Article | Lesbian Visibility Day 2020 – PS Northern Ireland
Lesbian Visibility Day is a day that recognises, celebrates and supports lesbian women to be themselves at work, home and socially. This is a day to show solidarity with every woman in the LGBT+ community and be a voice for the empowerment of all women.
Recent studies have shown that women are twice as unlikely to be ‘out’ in the workplace as their gay male colleagues. Most citing fear of sexual harassment from colleagues, fear of derogatory comments and an impediment to their career aspirations.
Sgt Beth Wickham-Thomas, Police Service NI LGBT+ network chair comments on what Lesbian Visibility Day means to her:
“What is visibility? I have been pondering that question this week and often I find that I chastise myself for not being a good enough lesbian, which is of course nonsense! For me my visibility is living my life truly and authentically. The main reason I became involved with the LGBT+ Network was because I did not see myself reflected in its ranks, so instead of looking for someone to do that I decided to be the person I needed to see. I by no means consider myself a role model but in truth everyone has the potential to be a role model even if it is just to one person.
Lesbian visibility throughout history is hard to trace as women in history have quite often been invisible. So this day is also a celebration of women and in this case those who identify as lesbian, a gay woman, queer and this is not exhaustive.
I was 15 when, in 1997, Ellen DeGeneres came out publicly on her sitcom. It was the first time I had seen a lesbian on TV, there was at first celebration and then a massive backlash but for me this was brave, it was marvellous and for the first time I felt validated. It would be another few years before I took that step but that moment was a turning point for me and although times have moved on so much since then I still get emotional when I see a TV programme with a lesbian character or even when Renault’s latest advertisement had a love story with two women.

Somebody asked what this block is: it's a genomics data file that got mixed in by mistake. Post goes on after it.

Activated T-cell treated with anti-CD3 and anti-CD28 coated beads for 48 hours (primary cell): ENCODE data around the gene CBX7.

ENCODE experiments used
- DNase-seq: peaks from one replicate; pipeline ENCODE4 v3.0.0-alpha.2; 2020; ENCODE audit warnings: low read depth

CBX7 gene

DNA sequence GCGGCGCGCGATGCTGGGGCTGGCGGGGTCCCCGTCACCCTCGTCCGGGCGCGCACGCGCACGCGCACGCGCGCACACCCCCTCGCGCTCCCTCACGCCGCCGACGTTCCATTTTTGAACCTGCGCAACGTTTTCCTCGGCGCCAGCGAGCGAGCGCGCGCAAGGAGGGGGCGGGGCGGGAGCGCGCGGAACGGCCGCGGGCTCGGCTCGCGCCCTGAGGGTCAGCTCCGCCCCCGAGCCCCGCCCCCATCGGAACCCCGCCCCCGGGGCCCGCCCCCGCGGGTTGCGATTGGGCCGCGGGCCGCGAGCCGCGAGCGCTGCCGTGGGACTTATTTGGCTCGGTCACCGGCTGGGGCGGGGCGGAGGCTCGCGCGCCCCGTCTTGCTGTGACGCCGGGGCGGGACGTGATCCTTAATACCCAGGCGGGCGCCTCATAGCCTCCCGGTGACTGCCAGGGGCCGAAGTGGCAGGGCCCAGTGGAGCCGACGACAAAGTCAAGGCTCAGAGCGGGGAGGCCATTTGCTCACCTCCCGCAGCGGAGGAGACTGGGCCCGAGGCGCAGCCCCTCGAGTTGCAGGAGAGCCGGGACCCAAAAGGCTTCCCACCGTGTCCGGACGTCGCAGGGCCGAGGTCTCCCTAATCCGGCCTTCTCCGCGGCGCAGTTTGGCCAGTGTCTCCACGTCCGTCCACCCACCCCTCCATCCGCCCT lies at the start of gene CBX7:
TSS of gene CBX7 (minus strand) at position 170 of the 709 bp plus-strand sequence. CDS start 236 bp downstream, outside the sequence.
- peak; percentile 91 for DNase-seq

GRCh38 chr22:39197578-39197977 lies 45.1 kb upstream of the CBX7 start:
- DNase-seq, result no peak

So the conclusion I have come to is when you can be yourself, your whole self, be open at work, to be supported by that job, to be who you are, then the rest of your life can flourish. You don’t need to wear a badge or T-shirt to be visible, you just need to be your authentic self”.
Constable Belinda Dodsworth, PSNI LGBT+ member comments:
“Even though I knew I was a lesbian from an early age, there was little or no positive representation of lesbians in the mainstream media when I was growing up. Lesbian visibility is important to help take away any stigma that gay women feel when coming to terms with their sexuality. Diverse teams perform better; it has been measured and proven. When everyone can be themselves without fear, without compromise, we have stronger connections with our internal colleagues and external communities. Lesbian visibility empowers all women, as being true to yourself at work makes you stronger and more resilient. All allies should celebrate and support those who have chosen to be truly themselves at work”.
Sergeant Morena Wickham-Thomas, LGBT+ Committee member discusses the need to reclaim and empower language:
“I hate the word ‘lesbian’. It makes me cringe. I grew up with the word ‘lesbian’ being an insult, its connotations for me are hurtful and unflattering. The word manages to make you an object, dismissing you as a mere stereotype. ‘Lesbian’ has become weaponised for me and as much as I try reclaiming it is incredibly difficult to do so. Like, seriously, has anyone ever heard the word ‘lesbian’ used in an affectionate way? ‘You’re a lovely big lesbian so you are’ No! No-one means anything nice when they call you a lesbian, it’s not empowering, it sounds like a contagious disease, or some affliction that you would probably find yourself in group therapy for. BUT- the world has changed, in theory at least, lesbian visibility in mainstream culture has never been higher, with high profile role models like the Metropolitan Police Chief Cressida Dick, Scottish conservative leader Ruth Davidson, and Megan Rapinoe, Captain of the USA team and Ballon d’Or Feminin winner, and words are now being reclaimed- in part as a younger, more militant, queer generation demands acceptance. Visibility is not acceptance, but it is a step to normalisation, recognising someone’s sexuality without having to invalidate anyone else’s. We have a responsibility, I have a responsibility, to the next generation to keep pushing for more, more inclusivity, more representation, more normalisation and less words used to cause hurt. If I own it, it can’t hurt me, I am a lesbian…so I am”.
**Some names have been changed to protect officer’s identities.